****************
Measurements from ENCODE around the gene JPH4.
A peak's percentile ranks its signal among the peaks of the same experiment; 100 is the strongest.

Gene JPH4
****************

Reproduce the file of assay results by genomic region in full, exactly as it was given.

Measurements from ENCODE around the gene JPH4.
A peak's percentile ranks its signal among the peaks of the same experiment; 100 is the strongest.

Gene JPH4